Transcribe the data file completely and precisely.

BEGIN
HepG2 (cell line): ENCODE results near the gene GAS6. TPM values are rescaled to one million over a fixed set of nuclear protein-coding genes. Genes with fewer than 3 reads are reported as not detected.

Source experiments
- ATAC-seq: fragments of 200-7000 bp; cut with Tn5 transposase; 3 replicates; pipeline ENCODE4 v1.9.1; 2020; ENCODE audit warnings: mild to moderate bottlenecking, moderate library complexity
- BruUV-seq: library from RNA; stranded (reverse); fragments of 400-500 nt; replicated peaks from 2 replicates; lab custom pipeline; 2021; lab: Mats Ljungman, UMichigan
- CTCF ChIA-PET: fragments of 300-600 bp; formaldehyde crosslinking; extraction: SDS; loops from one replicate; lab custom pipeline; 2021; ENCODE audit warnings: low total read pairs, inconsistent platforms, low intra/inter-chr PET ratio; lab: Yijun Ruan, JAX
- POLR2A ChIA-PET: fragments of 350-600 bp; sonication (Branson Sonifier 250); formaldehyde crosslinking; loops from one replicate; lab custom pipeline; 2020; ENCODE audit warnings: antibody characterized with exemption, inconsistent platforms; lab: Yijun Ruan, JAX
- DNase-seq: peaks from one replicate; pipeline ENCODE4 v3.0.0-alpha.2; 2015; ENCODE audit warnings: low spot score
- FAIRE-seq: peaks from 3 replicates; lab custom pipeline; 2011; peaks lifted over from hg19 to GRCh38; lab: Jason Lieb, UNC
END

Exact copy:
HepG2 (cell line): ENCODE results near the gene GAS6. TPM values are rescaled to one million over a fixed set of nuclear protein-coding genes. Genes with fewer than 3 reads are reported as not detected.

Source experiments
- ATAC-seq: fragments of 200-7000 bp; cut with Tn5 transposase; 3 replicates; pipeline ENCODE4 v1.9.1; 2020; ENCODE audit warnings: mild to moderate bottlenecking, moderate library complexity
- BruUV-seq: library from RNA; stranded (reverse); fragments of 400-500 nt; replicated peaks from 2 replicates; lab custom pipeline; 2021; lab: Mats Ljungman, UMichigan
- CTCF ChIA-PET: fragments of 300-600 bp; formaldehyde crosslinking; extraction: SDS; loops from one replicate; lab custom pipeline; 2021; ENCODE audit warnings: low total read pairs, inconsistent platforms, low intra/inter-chr PET ratio; lab: Yijun Ruan, JAX
- POLR2A ChIA-PET: fragments of 350-600 bp; sonication (Branson Sonifier 250); formaldehyde crosslinking; loops from one replicate; lab custom pipeline; 2020; ENCODE audit warnings: antibody characterized with exemption, inconsistent platforms; lab: Yijun Ruan, JAX
- DNase-seq: peaks from one replicate; pipeline ENCODE4 v3.0.0-alpha.2; 2015; ENCODE audit warnings: low spot score
- FAIRE-seq: peaks from 3 replicates; lab custom pipeline; 2011; peaks lifted over from hg19 to GRCh38; lab: Jason Lieb, UNC